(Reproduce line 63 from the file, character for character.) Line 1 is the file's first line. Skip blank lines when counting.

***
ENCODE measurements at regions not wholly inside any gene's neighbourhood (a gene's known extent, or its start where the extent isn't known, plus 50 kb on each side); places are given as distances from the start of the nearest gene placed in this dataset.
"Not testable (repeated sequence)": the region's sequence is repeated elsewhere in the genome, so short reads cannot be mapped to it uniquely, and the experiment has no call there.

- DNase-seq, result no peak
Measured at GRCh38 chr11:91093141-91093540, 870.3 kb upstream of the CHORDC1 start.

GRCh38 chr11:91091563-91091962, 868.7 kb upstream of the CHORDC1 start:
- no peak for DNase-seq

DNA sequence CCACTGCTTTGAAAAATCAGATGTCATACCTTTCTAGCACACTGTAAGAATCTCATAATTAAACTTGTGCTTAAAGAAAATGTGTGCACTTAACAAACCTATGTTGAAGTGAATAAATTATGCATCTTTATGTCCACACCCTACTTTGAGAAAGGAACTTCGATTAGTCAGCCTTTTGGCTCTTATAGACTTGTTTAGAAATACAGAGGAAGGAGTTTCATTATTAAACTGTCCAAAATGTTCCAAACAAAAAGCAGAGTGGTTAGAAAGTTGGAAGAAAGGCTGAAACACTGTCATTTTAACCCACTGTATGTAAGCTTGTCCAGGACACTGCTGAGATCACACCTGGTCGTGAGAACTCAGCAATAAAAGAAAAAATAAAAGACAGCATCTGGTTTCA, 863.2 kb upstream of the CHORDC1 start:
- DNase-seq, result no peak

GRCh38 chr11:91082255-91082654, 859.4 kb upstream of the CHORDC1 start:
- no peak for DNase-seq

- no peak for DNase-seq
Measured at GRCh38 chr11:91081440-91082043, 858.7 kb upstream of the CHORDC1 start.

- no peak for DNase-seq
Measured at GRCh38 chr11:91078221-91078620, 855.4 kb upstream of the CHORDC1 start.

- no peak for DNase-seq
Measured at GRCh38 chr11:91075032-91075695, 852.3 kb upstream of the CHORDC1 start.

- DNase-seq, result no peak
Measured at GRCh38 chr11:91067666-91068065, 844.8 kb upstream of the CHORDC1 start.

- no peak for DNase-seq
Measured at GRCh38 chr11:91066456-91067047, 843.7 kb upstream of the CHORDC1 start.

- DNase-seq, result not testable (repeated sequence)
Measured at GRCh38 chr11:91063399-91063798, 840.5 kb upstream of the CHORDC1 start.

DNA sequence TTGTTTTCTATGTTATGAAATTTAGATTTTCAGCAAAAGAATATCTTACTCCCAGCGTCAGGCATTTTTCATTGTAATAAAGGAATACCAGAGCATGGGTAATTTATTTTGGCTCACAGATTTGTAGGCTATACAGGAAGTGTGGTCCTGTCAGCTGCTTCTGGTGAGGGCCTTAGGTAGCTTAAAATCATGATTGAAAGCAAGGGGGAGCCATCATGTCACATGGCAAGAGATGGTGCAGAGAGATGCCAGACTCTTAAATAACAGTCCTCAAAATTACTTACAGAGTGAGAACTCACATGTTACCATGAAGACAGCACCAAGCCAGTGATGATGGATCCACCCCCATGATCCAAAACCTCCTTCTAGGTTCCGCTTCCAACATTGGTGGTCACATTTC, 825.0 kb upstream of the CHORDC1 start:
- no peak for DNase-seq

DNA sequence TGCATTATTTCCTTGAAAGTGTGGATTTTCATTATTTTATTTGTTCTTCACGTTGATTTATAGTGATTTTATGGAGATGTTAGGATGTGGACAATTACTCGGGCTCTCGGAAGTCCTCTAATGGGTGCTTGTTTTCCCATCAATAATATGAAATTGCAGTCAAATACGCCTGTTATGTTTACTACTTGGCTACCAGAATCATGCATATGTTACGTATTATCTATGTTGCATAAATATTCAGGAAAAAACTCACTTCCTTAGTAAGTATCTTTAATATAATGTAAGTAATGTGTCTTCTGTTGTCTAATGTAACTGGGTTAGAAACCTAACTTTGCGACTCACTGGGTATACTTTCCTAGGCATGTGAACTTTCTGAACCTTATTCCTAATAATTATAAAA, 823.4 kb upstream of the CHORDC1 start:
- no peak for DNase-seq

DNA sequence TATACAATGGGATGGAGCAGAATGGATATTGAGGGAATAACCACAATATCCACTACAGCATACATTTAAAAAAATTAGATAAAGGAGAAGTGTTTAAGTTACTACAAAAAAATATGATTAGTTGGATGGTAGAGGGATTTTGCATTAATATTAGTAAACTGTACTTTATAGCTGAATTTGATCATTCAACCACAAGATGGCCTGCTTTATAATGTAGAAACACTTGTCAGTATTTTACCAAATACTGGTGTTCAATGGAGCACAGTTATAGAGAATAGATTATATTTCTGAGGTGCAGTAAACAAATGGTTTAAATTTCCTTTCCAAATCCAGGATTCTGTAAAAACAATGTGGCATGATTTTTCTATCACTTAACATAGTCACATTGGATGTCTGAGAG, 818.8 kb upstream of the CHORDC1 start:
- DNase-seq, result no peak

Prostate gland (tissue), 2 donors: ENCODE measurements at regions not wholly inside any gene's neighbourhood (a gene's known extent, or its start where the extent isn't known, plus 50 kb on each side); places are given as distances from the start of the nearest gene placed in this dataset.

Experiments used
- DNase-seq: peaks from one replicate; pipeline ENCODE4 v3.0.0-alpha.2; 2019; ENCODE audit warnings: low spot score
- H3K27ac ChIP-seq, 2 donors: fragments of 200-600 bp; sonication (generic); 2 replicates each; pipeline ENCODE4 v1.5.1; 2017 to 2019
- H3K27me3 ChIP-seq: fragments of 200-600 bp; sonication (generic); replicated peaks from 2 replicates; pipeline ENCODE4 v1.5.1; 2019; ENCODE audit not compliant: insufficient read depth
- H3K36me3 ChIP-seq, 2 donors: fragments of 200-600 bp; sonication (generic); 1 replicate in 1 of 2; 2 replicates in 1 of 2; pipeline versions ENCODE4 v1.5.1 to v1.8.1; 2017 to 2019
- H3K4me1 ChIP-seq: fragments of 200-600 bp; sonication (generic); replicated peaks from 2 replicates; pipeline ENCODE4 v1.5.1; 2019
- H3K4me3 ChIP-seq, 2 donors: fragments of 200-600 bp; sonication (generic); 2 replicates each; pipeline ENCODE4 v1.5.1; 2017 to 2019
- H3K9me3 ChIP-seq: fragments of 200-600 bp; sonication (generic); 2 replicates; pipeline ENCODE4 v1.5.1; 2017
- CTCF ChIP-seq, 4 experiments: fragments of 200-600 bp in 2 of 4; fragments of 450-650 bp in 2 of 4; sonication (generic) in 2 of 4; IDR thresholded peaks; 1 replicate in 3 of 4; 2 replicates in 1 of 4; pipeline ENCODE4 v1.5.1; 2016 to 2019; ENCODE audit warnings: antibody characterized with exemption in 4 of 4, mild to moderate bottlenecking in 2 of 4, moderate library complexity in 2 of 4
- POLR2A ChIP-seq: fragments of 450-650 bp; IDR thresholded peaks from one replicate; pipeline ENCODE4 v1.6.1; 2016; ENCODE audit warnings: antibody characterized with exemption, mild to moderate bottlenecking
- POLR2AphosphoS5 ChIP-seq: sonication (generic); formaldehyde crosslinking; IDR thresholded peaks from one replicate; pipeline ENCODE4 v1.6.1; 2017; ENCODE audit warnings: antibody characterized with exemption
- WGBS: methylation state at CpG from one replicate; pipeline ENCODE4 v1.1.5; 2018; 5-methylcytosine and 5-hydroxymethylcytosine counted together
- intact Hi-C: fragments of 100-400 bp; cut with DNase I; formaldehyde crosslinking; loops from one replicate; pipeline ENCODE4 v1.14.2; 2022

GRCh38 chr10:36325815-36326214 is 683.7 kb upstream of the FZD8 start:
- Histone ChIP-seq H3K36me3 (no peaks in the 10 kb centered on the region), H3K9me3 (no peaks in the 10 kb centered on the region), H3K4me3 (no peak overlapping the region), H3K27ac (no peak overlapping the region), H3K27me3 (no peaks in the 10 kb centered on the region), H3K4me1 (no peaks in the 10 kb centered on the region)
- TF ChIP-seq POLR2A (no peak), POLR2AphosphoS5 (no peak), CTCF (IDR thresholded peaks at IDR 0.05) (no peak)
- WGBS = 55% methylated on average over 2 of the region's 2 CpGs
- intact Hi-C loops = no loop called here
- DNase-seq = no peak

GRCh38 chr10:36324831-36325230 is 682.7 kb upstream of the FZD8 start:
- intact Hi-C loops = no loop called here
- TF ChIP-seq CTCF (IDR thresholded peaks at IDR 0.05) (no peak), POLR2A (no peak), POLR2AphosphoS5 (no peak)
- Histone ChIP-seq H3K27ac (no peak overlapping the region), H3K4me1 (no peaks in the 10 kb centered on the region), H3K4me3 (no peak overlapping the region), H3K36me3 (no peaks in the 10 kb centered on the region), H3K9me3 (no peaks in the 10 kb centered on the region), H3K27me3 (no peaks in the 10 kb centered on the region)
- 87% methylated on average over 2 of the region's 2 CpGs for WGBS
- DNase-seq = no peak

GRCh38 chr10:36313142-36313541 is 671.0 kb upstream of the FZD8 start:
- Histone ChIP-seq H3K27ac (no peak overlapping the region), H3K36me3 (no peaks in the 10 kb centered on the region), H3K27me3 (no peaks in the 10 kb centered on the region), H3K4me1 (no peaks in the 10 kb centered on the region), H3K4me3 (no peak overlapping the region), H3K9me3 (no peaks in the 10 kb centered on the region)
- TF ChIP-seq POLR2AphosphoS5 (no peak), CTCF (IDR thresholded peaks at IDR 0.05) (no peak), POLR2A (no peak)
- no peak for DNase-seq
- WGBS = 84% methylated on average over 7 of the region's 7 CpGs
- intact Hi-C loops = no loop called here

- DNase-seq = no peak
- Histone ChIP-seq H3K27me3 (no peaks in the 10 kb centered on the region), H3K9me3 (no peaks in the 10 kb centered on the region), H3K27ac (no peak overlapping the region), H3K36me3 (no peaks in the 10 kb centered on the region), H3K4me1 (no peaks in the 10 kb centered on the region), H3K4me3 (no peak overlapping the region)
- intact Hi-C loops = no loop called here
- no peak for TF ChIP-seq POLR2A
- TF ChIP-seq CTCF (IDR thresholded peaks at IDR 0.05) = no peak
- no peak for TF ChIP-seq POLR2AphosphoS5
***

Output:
- intact Hi-C loops = no loop called here